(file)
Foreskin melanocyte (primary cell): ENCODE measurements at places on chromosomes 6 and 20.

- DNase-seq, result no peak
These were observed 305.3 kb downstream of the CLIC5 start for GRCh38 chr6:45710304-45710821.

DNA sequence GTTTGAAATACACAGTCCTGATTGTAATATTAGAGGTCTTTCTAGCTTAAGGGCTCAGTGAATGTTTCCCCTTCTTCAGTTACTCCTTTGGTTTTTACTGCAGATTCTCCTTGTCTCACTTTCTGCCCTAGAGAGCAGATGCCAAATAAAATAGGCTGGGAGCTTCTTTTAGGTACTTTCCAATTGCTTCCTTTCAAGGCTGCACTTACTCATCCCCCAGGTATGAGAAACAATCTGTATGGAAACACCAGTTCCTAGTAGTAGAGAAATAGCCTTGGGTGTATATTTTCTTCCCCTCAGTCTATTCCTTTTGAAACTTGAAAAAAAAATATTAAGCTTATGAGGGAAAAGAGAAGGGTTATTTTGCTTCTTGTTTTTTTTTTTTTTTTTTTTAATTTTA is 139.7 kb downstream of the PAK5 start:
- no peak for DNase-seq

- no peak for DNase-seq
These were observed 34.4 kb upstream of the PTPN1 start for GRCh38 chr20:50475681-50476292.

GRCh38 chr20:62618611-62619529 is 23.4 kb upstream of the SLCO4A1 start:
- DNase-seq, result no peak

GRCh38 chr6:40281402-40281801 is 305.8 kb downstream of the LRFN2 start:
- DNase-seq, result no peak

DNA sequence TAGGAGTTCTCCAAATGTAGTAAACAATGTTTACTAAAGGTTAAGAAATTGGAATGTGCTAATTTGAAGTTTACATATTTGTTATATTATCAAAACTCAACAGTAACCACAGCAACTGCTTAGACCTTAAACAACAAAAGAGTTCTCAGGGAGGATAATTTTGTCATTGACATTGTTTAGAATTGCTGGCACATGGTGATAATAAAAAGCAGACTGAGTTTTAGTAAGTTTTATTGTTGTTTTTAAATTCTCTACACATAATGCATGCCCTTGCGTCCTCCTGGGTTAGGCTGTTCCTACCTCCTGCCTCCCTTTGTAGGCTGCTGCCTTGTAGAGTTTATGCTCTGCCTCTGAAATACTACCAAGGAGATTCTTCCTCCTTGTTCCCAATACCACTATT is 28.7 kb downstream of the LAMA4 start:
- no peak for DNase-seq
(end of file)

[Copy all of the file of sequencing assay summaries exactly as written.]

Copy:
Foreskin melanocyte (primary cell): ENCODE measurements at places on chromosomes 6 and 20.

- DNase-seq, result no peak
These were observed 305.3 kb downstream of the CLIC5 start for GRCh38 chr6:45710304-45710821.

DNA sequence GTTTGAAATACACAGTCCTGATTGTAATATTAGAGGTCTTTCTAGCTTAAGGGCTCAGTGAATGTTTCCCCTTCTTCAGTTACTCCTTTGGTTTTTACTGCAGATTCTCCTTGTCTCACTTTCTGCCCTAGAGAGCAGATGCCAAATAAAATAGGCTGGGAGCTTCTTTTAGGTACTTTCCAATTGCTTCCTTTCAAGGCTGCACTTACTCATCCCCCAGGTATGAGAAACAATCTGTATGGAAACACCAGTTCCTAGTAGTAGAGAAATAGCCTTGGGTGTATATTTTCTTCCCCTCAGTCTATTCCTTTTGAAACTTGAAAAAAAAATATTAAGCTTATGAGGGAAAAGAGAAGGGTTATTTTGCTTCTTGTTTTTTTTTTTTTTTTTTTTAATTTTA is 139.7 kb downstream of the PAK5 start:
- no peak for DNase-seq

- no peak for DNase-seq
These were observed 34.4 kb upstream of the PTPN1 start for GRCh38 chr20:50475681-50476292.

GRCh38 chr20:62618611-62619529 is 23.4 kb upstream of the SLCO4A1 start:
- DNase-seq, result no peak

GRCh38 chr6:40281402-40281801 is 305.8 kb downstream of the LRFN2 start:
- DNase-seq, result no peak

DNA sequence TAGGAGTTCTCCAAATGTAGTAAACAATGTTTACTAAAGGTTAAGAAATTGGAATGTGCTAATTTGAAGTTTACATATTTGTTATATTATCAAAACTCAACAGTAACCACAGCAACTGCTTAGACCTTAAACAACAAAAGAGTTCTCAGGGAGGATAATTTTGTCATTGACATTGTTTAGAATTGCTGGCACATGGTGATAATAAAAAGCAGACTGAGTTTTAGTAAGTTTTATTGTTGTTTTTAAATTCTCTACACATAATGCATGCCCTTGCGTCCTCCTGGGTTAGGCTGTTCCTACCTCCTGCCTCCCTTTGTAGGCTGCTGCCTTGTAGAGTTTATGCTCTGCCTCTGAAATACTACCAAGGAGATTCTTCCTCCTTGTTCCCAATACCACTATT is 28.7 kb downstream of the LAMA4 start:
- no peak for DNase-seq